I didn’t know I was a Project Manager
I feel like I’ve been duped. I don’t really know what or why, but the wool has been removed from my eyes. My background is in Advertising Account Management, and before very recently (the last couple of years) we were pretty much known as the Project Managers of the Advertising Industry. But if I was technically a project manager how did I not know the different Project Management frameworks, specifically Agile?
Before I knew that the appropriate name for concurrent projects and deadlines was Agile. Before I knew the daily stand-ups with my team were Agile frameworks. Before I knew to look at all the parts to my projects and posting them on the wall with post-its was Kanban. Before I knew that the “post-mortem” after a campaign finished was part of Scrum, I was in the thick of it. Later on in my career, as I started working for brands directly on the client-side, I would hear this terminology and figured it was all part of their business framework. Turns out, I’ve been following Agile all my career.
The Agile Framework in the Advertising Process
Agile is so important for managing projects and as I reflect on projects completed throughout my Advertising career, I can see the similarities of the framework in action throughout the lifetime of a client in the Advertising agency:
- New Business/Sales – Sales in the Agency: Typically handled by New Business focused employees where potential clients are viewed incrementally within Agile sprints within the funnel. At each stage, there is usually an associated percentage of the likelihood of the signing of the contract.
- Once the client has signed on with an Agency a Discovery process ensues, which I now know as an elicitation. This process includes a meeting of the minds with the client, obtaining their view on the hurdles the brand faces, the current systems they use, competitors, etc.
- The Elicitation continues with the research phase in which the Agency identifies and investigates the brand user personas, surveys the target, and, where applicable, will administer focus-groups or usability studies for their website and product.
- Throughout the research phase, many incremental sprints investigating various parts of the marketing plan are occurring simultaneously. Agency timelines for Campaign rollout are usually pretty tight (within 6 months on average) so there isn’t time for a Waterfall type of management.
- Once the marketing plan is approved, the Agency moves into the Creative concept. Finally, a process part that is not only similar in execution but also names. Within the creative stage of the Advertising process, we use iterations in order to account for collected feedback at each stage of completion. We usually allow for 3 iterations of feedback. If there is an issue of scope creep, we will have to inform the client of a need for an addendum to the original contract.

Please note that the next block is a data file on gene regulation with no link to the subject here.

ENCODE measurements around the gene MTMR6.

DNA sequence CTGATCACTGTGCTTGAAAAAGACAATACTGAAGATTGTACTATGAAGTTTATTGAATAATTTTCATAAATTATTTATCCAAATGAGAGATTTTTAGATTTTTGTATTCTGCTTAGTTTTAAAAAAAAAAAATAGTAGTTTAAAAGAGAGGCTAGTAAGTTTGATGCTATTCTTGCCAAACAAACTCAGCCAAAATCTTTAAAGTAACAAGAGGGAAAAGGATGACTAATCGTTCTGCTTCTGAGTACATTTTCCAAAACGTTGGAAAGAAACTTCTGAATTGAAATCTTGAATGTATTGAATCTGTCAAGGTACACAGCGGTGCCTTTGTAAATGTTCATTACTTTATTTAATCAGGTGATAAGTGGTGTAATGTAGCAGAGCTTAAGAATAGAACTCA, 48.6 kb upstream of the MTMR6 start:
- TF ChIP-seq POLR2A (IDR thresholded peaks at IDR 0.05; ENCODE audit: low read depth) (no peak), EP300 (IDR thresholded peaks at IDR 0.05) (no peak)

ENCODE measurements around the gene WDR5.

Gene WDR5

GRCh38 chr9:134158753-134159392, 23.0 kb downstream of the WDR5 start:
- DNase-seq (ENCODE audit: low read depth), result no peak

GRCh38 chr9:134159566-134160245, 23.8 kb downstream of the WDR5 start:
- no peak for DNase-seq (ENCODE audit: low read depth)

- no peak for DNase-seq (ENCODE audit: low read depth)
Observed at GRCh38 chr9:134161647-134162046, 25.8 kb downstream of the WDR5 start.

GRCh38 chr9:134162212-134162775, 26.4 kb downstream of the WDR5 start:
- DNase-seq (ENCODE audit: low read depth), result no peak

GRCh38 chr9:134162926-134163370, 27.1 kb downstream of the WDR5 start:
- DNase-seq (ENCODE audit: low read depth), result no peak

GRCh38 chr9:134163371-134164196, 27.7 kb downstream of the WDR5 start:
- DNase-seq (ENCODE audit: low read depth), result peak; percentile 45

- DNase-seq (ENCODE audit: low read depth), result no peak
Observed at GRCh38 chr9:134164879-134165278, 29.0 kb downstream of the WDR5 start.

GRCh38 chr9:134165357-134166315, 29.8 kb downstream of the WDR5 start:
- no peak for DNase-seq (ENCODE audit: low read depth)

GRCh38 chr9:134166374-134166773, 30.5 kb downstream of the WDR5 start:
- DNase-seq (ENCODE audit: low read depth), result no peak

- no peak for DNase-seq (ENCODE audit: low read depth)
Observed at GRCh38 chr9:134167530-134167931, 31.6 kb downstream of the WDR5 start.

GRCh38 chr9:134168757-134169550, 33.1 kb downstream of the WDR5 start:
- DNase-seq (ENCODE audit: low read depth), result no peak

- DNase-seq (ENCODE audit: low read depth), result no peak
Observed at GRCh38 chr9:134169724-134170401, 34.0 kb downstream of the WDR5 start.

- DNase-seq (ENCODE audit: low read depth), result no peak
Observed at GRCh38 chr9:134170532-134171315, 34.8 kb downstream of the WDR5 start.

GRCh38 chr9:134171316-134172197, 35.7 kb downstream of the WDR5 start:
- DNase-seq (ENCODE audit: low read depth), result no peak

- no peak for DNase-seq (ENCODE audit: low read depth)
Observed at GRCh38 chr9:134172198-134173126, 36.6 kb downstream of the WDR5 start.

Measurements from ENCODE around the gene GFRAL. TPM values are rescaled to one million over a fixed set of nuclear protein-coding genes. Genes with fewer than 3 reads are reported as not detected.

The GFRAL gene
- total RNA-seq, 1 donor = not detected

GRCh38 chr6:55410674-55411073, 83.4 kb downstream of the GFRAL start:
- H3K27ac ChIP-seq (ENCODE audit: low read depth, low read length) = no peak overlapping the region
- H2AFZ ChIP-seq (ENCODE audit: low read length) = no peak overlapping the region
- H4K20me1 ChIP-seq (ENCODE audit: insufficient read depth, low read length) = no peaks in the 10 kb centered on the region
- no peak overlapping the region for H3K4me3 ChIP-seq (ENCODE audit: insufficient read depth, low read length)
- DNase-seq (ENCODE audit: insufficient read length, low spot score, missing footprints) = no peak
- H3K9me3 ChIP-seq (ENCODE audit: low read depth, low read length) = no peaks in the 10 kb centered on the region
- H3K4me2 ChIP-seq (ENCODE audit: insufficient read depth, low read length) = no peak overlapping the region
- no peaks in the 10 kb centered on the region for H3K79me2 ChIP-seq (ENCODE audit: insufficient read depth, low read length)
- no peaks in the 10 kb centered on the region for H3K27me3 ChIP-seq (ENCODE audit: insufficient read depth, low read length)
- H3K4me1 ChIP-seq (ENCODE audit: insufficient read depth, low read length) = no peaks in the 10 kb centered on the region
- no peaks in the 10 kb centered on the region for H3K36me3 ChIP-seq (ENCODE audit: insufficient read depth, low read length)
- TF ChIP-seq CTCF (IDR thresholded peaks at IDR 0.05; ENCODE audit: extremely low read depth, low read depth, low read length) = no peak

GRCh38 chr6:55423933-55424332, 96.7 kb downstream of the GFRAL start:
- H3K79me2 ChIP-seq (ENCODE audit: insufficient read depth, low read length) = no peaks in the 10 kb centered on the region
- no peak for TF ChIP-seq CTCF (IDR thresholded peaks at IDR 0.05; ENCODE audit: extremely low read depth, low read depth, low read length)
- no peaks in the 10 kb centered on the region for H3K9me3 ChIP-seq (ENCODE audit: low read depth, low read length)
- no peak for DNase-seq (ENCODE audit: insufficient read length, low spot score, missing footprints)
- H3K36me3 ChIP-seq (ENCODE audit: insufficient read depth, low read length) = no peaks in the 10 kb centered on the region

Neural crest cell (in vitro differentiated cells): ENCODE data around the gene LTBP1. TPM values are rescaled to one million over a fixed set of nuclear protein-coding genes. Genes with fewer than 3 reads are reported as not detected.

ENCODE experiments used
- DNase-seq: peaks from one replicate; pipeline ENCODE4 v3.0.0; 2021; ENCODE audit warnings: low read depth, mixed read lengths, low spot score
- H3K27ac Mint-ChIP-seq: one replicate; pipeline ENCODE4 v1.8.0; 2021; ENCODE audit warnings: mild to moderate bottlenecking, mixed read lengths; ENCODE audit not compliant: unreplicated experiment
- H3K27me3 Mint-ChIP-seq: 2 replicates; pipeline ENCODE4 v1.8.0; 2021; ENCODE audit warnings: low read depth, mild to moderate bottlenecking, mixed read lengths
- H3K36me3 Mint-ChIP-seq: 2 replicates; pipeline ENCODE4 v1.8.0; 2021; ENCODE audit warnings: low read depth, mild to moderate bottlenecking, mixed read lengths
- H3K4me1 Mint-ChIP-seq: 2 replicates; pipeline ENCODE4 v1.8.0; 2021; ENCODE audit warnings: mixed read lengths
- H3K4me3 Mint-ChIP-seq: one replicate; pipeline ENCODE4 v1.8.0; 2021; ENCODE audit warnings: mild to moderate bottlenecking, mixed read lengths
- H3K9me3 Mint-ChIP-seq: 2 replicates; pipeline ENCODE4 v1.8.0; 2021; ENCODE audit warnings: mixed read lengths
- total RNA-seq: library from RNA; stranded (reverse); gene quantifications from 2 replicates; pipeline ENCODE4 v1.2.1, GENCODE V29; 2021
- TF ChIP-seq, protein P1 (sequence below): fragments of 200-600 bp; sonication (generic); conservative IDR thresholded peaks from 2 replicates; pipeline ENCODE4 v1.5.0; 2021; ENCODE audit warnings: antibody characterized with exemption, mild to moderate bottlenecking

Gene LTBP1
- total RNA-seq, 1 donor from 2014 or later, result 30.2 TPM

- Moving forward, we hold daily team meetings within the agency to make sure that clients are serviced appropriately, deadlines are met and profit projections are reached.
Proposal for Agile Agencies
It’s exciting to know that a framework so new to me is actually used throughout my industry only not credited appropriately. To complete the Agile framework currently adopted in the field, I would propose the following:
- Instead of an analysis of the campaign, after it’s run in a single post-campaign follow-up, the Agency should create contingency and take a more Agile approach to make tweaks during campaign execution based on performance numbers. For example, if an agency is running a new campaign for a client and wants to use a new ad tech – they should make this proposal with the caveat if the numbers expected for return for this effort are not realized within the first month or two, those monies are removed and placed in a more traditional effort with an expected return.
- Incorporate Customer Journey Mapping into our Discovery/Elicitation research process. After learning the importance of the customer journey, I am surprised this method has not been widely adopted in the Advertising process. It should be one of the first things we do in order to recommend changes in strategy, connected to surveys resulting in effective advertising.
After presenting this plan to a fellow Account Manager in the Advertising Agency Industry, Jen, I gained some interesting feedback. Primarily, she informed on a recent trend that pertains directly to the bridge between Project Management and Account Management role-specific to the Ad Industry. In the last two years, Agencies have created a “Project Manager” position to be a go-between for the Account Management role of strategy leader and client liaison. The Project Manager is responsible for managing the many deadlines in ad creation and making sure that deadlines are not missed. The role that Account Managers had to pick up on the job and added additional hours to the day is now appropriately attached to a Project Manager specific position.
However, I am grateful for those long hours of having the experience of a Project Manager and now I have the theory behind it as well!
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Week, A. (2017, June 15). Agencies Gone Agile: Why an Agile Approach Makes Sense for Ad Agencies. Retrieved August 05, 2020, from https://www.huffpost.com/entry/agencies-gone-agile-why-an-agile-approach-makes-sense_b_5942eaefe4b0940f84fe2ce6?guccounter=1
Written by Rachel Serpa, & Serpa, R. (2017, September 20). Agile Sales: The New Sales Framework You Need to Know. Retrieved August 05, 2020, from https://technologyadvice.com/blog/sales/agile-sales-the-new-sales-framework-you-need-to-know/